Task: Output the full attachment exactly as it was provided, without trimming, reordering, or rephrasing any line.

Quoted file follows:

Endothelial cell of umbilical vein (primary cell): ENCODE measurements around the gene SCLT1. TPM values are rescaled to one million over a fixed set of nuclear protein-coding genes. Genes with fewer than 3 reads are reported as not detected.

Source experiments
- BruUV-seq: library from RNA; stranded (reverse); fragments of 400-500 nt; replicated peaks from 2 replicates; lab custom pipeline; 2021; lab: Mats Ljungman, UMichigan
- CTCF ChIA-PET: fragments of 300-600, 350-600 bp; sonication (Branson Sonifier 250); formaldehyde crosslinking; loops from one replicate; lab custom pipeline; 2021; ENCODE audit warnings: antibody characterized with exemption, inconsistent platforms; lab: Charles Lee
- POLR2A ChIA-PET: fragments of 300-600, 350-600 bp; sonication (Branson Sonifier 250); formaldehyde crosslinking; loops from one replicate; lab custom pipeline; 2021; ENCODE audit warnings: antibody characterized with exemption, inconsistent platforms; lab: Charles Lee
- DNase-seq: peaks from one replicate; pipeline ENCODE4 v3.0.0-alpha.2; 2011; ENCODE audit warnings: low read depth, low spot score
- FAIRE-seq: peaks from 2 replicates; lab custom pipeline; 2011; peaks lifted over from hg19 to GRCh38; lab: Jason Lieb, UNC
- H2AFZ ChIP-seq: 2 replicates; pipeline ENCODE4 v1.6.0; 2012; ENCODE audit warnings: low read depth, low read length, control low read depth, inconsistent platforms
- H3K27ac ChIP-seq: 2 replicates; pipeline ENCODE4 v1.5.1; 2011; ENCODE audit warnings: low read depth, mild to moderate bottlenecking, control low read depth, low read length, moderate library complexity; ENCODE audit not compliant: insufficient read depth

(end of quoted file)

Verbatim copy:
Endothelial cell of umbilical vein (primary cell): ENCODE measurements around the gene SCLT1. TPM values are rescaled to one million over a fixed set of nuclear protein-coding genes. Genes with fewer than 3 reads are reported as not detected.

Source experiments
- BruUV-seq: library from RNA; stranded (reverse); fragments of 400-500 nt; replicated peaks from 2 replicates; lab custom pipeline; 2021; lab: Mats Ljungman, UMichigan
- CTCF ChIA-PET: fragments of 300-600, 350-600 bp; sonication (Branson Sonifier 250); formaldehyde crosslinking; loops from one replicate; lab custom pipeline; 2021; ENCODE audit warnings: antibody characterized with exemption, inconsistent platforms; lab: Charles Lee
- POLR2A ChIA-PET: fragments of 300-600, 350-600 bp; sonication (Branson Sonifier 250); formaldehyde crosslinking; loops from one replicate; lab custom pipeline; 2021; ENCODE audit warnings: antibody characterized with exemption, inconsistent platforms; lab: Charles Lee
- DNase-seq: peaks from one replicate; pipeline ENCODE4 v3.0.0-alpha.2; 2011; ENCODE audit warnings: low read depth, low spot score
- FAIRE-seq: peaks from 2 replicates; lab custom pipeline; 2011; peaks lifted over from hg19 to GRCh38; lab: Jason Lieb, UNC
- H2AFZ ChIP-seq: 2 replicates; pipeline ENCODE4 v1.6.0; 2012; ENCODE audit warnings: low read depth, low read length, control low read depth, inconsistent platforms
- H3K27ac ChIP-seq: 2 replicates; pipeline ENCODE4 v1.5.1; 2011; ENCODE audit warnings: low read depth, mild to moderate bottlenecking, control low read depth, low read length, moderate library complexity; ENCODE audit not compliant: insufficient read depth